Pittsburgh’s resistance: A celebration of Obama and the ‘People’s Inauguration’ as President Trump is sworn in

“Hope means things will get better,” Nisha Gupta said.

Jasmine Goldband / The Incline

Updated, 10:58 a.m. Jan 23

As newly sworn-in President Donald Trump told Americans that the country will “start winning again, winning like never before,” Pittsburghers celebrated Barack Obama’s legacy, “inaugurated” themselves to continue to stand up for civil rights and promised to remain hopeful.

Noon, August Wilson Center

Sala Udin at the August Wilson Center.

Sala Udin at the August Wilson Center.

Jasmine Goldband / The Incline

A photo of the smiling former first family filled a screen behind a piano, on which Geri Allen, director of jazz studies at the University of Pittsburgh, played a tribute to Obama.

The Inauguration Day Alternative event held in the August Wilson Center auditorium and timed to coincide with the swearing in of Trump, aimed to celebrate the country’s first black president, according to Sala Udin, an event organizer.

“We’ve been in difficult times before, much worse times [than now],” Udin said, adding that Obama leaves “inspiration on what we have to do going forward.”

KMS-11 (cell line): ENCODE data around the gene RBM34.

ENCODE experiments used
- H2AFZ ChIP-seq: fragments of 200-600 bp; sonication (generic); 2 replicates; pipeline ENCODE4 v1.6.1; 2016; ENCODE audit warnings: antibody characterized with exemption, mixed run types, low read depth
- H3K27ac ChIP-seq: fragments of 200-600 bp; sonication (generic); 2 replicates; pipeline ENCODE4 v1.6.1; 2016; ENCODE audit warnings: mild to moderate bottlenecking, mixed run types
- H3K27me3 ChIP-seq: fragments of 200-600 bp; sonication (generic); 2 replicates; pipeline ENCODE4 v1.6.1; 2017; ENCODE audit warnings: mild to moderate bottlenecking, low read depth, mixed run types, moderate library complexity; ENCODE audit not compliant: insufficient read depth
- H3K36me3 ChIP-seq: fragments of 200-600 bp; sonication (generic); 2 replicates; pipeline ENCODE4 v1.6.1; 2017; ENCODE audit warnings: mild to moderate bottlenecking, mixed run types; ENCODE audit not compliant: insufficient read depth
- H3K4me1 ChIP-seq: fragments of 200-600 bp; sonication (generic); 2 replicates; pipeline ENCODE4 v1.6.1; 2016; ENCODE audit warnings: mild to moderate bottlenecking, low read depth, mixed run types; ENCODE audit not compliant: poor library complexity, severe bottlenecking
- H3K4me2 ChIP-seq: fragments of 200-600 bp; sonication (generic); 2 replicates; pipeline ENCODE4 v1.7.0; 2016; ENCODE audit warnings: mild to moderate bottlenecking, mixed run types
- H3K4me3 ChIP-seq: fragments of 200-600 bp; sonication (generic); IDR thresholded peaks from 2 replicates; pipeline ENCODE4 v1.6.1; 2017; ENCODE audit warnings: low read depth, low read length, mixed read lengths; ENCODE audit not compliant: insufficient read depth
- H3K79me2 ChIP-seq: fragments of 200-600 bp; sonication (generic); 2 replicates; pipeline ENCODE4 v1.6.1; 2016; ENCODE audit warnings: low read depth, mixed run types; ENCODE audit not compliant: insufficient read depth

The former city council member and current school board candidate was recently pardoned by Obama.

Rev. Dr. William H. Curtis of Mt. Ararat Baptist Church talked to about 200 attendees about Obama’s accomplishments from healthcare to the economy. But he also spoke about Obama’s character through a presidency that was respectful of other traditions and had “no scandals.”

“We owe thanks to this president for having one of the strongest characters we’ve seen come from that office,” Curtis said.

Members of the audience then spoke about their admiration of Obama and what they planned to do next. Many echoed Curtis’s praise of Obama’s character.

Nisha Gupta, a Ph.D. candidate in clinical psychology at Duquesne University, said she felt lost before Obama came into office. But he inspired her and gave her hope. And she said she’s going to keep that hope.

“Hope means things will get better,” she told The Incline after the event.

Several speakers also stressed the importance of education and how children must learn about the political system. David Jones told the crowd that it wasn’t until law school at Duquesne that he understood voting and the political system. Before that, he said he was voting with no education and that shouldn’t happen.

Jeff Young, a motivational speaker from Uniontown, shared an original spoken word poem. He said he wrote it following the election because everyone was so discouraged, and he wanted to encourage and inspire kids to believe in themselves, no matter who is president.

“I refuse to be dejected, because this man got elected,” he said.